- A suit (and we'll just include all of the suit amenities like appropriate dress shirt, tie, shoes and belt because otherwise I'm never going to get it down to five).
- My coveted Korean War-era gabardine Marine dress slacks. I own so many pairs because they're pretty cheap and easy to come by, so they're sort of my all-purpose pant that I don't have to worry about staining or damaging in the course of a normal day, as they're pretty pretty easily replaceable.
- A short-sleeved sport shirt with some kind of design on the chest. I would also need one was that messed up, with stains, holes, etc., for me to do yardwork in.
- A long-sleeved 40s shirt made by Stradivari. They are the best vintage shirts I've ever owned, and I have four or five of them. They all have slanty pockets and are incredibly well-made. They also all have different names (their gabardine is called the Strad-O-Gab, then they have their typical 50s sort of nubby cotton one that's called the Strad-O-Nub, then there's the Strad-O-Tropic, which is sort of a lightweight twill, and the Strad-O-Flan, which is a heavy flannel shirt). I pretty much buy them any time I find them. I also wear them a lot with suits.
- Fedora hats that are from the 50s or older. Hat manufacturing sort of started to go to hell from the 60s onward, but a hat from the 30s/40s/50s will last forever. If you wear them slanty on your head (like Spencer Tracy), people will know you're a real character who conservatively thumbs his nose at the establishment. (Admittedly, this effect would be greatly intensified if you lived in the 1940s.)

Name an item of clothing that's best when it's vintage:
There is nothing that's not better when it's vintage. But, as mentioned, I'm a weirdo. I'm wearing boxer shorts that are 70 years old. I feel like today's clothes all look the same -- the same cuts, the same colors, the same designs. I guess it was that way back in the day, too, but I guess something about those colors, fits, and designs really does something for me. A general rule in my life is: If I need to buy something, can I find a vintage version of it, whatever it might be? (Applies to everything, not just clothing, which is why we just got a 13-year-old cat, apparently.)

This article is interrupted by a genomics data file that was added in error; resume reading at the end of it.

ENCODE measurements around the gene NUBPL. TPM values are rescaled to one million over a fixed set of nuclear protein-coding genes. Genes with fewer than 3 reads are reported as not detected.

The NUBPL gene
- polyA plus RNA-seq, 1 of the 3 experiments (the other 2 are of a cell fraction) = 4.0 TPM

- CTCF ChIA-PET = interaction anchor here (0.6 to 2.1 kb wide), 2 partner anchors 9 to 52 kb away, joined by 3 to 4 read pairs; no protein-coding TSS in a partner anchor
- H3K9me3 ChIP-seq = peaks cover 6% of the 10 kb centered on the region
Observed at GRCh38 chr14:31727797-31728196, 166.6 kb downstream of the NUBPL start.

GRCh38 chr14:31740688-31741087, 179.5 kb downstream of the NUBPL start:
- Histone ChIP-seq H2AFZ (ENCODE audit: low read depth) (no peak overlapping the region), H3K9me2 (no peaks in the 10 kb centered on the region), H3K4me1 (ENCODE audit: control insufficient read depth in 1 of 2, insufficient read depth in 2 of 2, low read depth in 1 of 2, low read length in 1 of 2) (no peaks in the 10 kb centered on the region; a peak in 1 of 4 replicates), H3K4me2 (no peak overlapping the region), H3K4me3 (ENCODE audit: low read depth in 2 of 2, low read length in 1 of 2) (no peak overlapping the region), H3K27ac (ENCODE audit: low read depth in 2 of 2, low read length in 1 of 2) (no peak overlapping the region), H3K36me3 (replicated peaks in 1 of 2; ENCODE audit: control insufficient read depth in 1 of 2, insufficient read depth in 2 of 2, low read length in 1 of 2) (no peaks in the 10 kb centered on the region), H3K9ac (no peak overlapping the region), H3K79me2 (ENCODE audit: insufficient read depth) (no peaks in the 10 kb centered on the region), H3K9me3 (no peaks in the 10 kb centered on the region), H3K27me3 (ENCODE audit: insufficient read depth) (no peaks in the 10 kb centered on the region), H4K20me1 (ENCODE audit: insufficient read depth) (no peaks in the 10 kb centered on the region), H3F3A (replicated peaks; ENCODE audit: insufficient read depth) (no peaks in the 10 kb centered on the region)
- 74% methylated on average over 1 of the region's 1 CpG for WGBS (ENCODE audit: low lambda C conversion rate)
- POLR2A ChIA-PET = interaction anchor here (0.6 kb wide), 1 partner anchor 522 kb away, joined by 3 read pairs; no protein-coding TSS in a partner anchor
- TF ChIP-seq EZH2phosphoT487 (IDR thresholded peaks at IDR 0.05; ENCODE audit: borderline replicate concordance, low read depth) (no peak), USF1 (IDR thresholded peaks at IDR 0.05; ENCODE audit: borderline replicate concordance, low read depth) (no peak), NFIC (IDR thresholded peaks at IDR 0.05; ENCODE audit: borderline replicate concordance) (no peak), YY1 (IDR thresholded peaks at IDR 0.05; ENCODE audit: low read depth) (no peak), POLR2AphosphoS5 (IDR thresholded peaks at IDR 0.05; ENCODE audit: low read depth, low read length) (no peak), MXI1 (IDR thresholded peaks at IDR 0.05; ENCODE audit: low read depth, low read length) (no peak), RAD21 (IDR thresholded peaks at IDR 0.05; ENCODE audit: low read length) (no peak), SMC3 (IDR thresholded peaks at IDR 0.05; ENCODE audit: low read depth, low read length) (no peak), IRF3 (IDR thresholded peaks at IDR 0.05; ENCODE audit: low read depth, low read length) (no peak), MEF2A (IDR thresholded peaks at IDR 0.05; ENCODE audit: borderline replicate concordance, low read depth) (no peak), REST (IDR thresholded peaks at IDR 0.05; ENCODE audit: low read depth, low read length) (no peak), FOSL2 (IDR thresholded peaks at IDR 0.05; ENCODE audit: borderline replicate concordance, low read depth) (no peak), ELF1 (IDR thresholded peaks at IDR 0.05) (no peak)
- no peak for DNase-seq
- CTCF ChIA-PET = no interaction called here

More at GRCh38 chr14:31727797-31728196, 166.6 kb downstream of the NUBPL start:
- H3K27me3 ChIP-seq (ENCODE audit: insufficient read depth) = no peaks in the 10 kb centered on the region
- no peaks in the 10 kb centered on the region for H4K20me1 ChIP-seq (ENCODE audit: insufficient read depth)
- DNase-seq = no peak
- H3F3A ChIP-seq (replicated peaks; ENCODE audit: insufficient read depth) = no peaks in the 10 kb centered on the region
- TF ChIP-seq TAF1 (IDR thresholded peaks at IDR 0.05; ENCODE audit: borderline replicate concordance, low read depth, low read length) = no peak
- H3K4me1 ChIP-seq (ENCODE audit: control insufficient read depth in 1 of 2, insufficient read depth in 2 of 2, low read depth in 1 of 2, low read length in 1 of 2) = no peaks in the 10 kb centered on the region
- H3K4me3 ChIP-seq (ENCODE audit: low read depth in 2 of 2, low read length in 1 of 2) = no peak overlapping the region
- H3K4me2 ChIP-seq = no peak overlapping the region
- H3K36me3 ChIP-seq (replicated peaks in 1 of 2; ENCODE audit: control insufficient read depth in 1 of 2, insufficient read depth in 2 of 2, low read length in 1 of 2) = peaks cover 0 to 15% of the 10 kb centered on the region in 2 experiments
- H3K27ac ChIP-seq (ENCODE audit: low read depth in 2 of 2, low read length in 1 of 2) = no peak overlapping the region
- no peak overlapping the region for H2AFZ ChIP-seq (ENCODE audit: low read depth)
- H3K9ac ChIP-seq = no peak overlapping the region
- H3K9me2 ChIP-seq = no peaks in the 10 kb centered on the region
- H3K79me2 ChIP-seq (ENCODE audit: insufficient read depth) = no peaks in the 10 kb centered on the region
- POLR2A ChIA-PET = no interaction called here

Name an item of clothing you should NEVER buy used:
I know the answer here is supposed to be underwear and stuff. All of my vintage socks and boxers and undershirts were New Old Stock, and I was the first one to wear em. So i guess that. But maybe shoes too. Yes, I wear vintage shoes, but come on, they're vintage, not used. Whatever icky foot germs may have lived in my 40s Florsheims are long dead by now. But used shoes? Well, those microbes and stuff are still partying. No thanks.

What is your one piece of fashion advice for Phoenix?
You don't want to wear sock garters for more than a few hours at a time. Sometimes, you'll have em on all day, then you get home, and you realize they're really cutting off the circulation in your legs, and then you also realize that they might eventually contribute to getting crazy and scary varicose veins when you're fifty. That's why I just don't wear them anymore, no matter how cool they look.
You know, actually, I may not be the best person to be giving fashion advice. I'm wearing wool trousers in July, man.